We finally got some new blinds for the kitchen – yay!! The house has been disgracefully neglected, what with one thing and another, over the last couple of years and our previous blinds were long past their sell-by date. So we finally got some new ones. I’m very pleased at how well they go with our colour scheme😊.

As for me, I’ve been struggling somewhat this week. Typical, having written that I’m largely over the Long Covid that has blighted my life for the past eighteen months, that halfway around Tesco last week on the weekly supermarket shop, I was suddenly overwhelmed by the all-too-familiar wave of nausea and tiredness. But the big plus is that it didn’t result in my legs giving way in the middle of the aisle, or having to stagger to the nearest chair. Instead, I was able to continue the task with the help of the boys, though I felt very wiped out afterwards and throughout the week, I’ve been nursing my energy levels as I’ve been really tired. Knowing how this goes, so long as I look after myself, this dragging feeling should ease up in the next day or so. But so far, I haven’t needed to take to my bed for the duration – and that’s a massive win. However, that’s also been reflected in my reading this week as whenever I pick up my Kindle, I end up dozing off.

Last week I read:-

AUDIOBOOK – Ithaca – Book 1 of the Penelope series by Claire North
Seventeen years ago, King Odysseus sailed to war with Troy, taking with him every man of fighting age from the island of Ithaca. None of them has returned, and the women of Ithaca have been left behind to run the kingdom.

Penelope was barely into womanhood when she wed Odysseus. While he lived, her position was secure. But now, years on, speculation is mounting that her husband is dead, and suitors are beginning to knock at her door.

No one man is strong enough to claim Odysseus’ empty throne—not yet. But everyone waits for the balance of power to tip, and Penelope knows that any choice she makes could plunge Ithaca into bloody civil war. Only through cunning, wit, and her trusted circle of maids, can she maintain the tenuous peace needed for the kingdom to survive.

This is the story of Penelope of Ithaca, famed wife of Odysseus, as it has never been told before. Beyond Ithaca’s shores, the whims of gods dictate the wars of men. But on the isle, it is the choices of the abandoned women—and their goddesses— that will change the course of the world.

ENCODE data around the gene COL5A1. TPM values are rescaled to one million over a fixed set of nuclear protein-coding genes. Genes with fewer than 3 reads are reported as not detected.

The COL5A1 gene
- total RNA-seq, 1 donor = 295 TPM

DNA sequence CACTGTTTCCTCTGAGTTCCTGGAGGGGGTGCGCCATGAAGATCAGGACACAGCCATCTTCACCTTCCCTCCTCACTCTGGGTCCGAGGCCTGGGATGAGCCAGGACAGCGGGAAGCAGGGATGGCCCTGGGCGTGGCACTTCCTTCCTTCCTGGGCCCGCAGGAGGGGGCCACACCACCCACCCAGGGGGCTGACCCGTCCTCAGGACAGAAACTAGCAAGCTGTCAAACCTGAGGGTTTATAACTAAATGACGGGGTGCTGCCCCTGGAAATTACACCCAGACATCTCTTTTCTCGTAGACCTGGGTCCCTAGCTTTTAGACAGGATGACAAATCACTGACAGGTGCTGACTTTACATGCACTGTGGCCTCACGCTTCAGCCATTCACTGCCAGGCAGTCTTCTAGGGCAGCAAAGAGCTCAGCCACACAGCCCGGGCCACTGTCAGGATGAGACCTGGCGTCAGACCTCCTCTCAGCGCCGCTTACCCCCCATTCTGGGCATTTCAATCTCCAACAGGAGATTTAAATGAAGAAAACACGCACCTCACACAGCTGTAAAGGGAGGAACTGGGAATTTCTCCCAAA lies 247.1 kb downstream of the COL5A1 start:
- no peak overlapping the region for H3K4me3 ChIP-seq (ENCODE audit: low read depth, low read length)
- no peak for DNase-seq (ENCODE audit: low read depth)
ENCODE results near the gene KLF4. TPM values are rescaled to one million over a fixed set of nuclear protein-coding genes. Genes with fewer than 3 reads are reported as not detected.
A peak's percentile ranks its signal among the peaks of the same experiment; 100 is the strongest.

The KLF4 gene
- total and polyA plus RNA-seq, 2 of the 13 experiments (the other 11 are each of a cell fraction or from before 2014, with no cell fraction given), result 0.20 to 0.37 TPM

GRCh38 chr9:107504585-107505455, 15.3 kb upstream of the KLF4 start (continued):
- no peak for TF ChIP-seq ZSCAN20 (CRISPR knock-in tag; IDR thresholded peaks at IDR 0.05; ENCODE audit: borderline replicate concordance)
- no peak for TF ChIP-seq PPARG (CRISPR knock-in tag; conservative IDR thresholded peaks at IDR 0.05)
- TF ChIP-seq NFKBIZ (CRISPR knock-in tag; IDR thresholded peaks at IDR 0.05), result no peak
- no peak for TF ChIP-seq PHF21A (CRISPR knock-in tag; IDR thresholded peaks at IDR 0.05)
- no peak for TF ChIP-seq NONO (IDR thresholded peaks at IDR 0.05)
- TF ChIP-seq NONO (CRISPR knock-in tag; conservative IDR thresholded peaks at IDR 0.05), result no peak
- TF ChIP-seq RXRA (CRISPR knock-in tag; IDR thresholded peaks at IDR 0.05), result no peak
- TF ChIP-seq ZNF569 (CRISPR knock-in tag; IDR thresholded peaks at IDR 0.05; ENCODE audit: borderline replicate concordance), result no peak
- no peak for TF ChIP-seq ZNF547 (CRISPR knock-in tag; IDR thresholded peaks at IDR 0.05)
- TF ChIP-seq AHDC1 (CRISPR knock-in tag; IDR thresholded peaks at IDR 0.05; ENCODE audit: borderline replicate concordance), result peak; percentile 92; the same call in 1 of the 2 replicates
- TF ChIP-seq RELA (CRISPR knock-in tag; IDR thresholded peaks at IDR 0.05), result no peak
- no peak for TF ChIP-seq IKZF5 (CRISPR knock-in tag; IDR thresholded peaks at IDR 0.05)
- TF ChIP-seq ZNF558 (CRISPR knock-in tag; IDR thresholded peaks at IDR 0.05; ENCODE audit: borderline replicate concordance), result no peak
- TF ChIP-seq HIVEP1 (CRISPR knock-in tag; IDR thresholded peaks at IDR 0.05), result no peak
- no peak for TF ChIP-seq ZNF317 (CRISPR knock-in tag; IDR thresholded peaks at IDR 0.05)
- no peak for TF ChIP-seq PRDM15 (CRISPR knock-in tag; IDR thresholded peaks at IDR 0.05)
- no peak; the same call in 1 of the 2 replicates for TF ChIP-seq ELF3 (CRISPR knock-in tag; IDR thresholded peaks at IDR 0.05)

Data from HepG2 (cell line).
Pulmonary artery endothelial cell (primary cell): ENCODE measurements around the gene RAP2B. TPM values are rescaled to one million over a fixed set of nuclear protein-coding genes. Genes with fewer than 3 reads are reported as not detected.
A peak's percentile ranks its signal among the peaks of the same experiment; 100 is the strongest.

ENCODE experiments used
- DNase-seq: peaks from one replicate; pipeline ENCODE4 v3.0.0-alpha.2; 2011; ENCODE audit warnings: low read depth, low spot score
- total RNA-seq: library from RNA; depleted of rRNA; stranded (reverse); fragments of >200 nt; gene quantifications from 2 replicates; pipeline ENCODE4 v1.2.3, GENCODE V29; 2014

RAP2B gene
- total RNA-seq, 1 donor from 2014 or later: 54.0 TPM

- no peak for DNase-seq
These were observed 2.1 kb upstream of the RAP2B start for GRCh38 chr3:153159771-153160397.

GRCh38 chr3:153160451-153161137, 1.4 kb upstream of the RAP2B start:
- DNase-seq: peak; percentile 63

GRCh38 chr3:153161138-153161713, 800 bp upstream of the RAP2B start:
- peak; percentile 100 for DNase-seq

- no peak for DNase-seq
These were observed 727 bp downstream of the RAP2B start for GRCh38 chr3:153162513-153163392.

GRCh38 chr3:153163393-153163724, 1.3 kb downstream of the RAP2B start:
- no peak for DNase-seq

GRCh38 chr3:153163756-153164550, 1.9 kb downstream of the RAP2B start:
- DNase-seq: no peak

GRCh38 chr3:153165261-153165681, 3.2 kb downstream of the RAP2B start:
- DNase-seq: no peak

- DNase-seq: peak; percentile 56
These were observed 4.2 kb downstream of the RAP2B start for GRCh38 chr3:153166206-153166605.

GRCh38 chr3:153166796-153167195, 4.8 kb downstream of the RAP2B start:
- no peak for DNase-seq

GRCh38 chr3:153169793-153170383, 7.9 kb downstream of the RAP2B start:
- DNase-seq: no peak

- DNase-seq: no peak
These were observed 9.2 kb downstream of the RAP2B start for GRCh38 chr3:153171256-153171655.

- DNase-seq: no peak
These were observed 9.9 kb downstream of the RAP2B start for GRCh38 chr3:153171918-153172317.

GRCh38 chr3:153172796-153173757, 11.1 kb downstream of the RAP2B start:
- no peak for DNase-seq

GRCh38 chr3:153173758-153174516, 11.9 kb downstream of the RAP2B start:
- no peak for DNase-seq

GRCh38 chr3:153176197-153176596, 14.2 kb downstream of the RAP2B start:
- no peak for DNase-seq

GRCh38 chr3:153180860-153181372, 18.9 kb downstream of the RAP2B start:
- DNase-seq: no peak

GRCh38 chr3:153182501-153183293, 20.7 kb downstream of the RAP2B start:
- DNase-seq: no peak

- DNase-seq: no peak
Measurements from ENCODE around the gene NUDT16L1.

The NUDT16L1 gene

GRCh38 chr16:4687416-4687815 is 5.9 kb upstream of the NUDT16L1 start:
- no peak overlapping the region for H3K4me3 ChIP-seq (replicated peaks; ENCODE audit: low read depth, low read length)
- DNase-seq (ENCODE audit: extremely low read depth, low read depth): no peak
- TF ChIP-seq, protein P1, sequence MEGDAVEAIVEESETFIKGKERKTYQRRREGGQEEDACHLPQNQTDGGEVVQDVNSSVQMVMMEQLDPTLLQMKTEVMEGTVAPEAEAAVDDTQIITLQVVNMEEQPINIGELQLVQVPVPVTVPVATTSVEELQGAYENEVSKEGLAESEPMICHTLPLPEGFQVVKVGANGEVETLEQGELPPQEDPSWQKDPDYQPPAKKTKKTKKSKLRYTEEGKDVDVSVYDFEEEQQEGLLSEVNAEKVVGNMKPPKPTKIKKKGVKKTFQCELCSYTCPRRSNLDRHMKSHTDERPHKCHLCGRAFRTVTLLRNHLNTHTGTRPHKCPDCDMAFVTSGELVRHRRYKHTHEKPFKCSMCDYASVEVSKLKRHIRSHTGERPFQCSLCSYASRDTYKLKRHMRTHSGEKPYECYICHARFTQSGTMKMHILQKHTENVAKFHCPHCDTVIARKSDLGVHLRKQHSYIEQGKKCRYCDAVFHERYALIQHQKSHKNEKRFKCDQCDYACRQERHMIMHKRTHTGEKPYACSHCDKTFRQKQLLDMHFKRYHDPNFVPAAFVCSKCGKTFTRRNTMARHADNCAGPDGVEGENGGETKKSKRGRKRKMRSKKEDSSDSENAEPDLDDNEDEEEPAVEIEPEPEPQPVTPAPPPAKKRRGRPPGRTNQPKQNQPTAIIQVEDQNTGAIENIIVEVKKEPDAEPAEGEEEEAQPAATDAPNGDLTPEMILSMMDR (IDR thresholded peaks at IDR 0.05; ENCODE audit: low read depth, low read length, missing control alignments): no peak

Oh my goodness! What an amazing listen… For those of you suffering withdrawal symptoms after Madeline Miller’s wonderful Circe and Songs of Achilles and Pat Barker’s The Silence of the Girls – here is another powerful, moving depiction of the Greek myths from the feminine viewpoint. I absolutely loved it. Review to follow.

My posts last week:

LIVING WITH LONG COVID – My Journey from 6th March 2021 to September 2022

Review of NETGALLEY AUDIOBOOK Death Among the Diamonds – Book 1 of the Cressida Fawcett Mystery series by Fliss Chester

Can’t-Wait-Wednesday featuring Tread of Angels by Rebecca Roanhorse

Sunday Post – 2nd October, 2022

Interesting blogs and articles that have caught my attention during last couple of weeks, in no particular order:

Friday Faceoff: Guess Who’s Back – Vampires – popular again?I regularly used to enjoy and take part in Friday Faceoff, and in due course I’m hoping to get back to joining in. Which covers do you prefer?

Quarterly Challenge Update: September 2022 Carla’s reading stats frankly awed me. I haven’t generally joined in any of the regular book blogging challenges, although they always look like great fun. Do you – and do they inspire you to stretch your reading?

Gloria!I love reading Jennie’s regular updates on what happens in her classroom – and this is just one example of her inspired teaching…

Can’t-Wait-Wednesday – The Boys from Biloxi by John GrishamI haven’t read one of Grisham’s books for a very long time… So I was intrigued to see this upcoming release pop up.

What’s On My Plate: 15 SFF Books to Read in October 2022Tammy always has some of the coolest new releases around, so I always enjoy visiting her site. Though I’m now tussling with the impulse to get hold of the audiobook of Station Eternity, despite being stacked out with books I still haven’t yet listened to!

Wishing you all a happy, health week😊.

LIVING WITH LONG COVID – MY JOURNEY FROM 6th March 2021 to September 2022 #BrainfluffLIVINGWITHLONGCOVID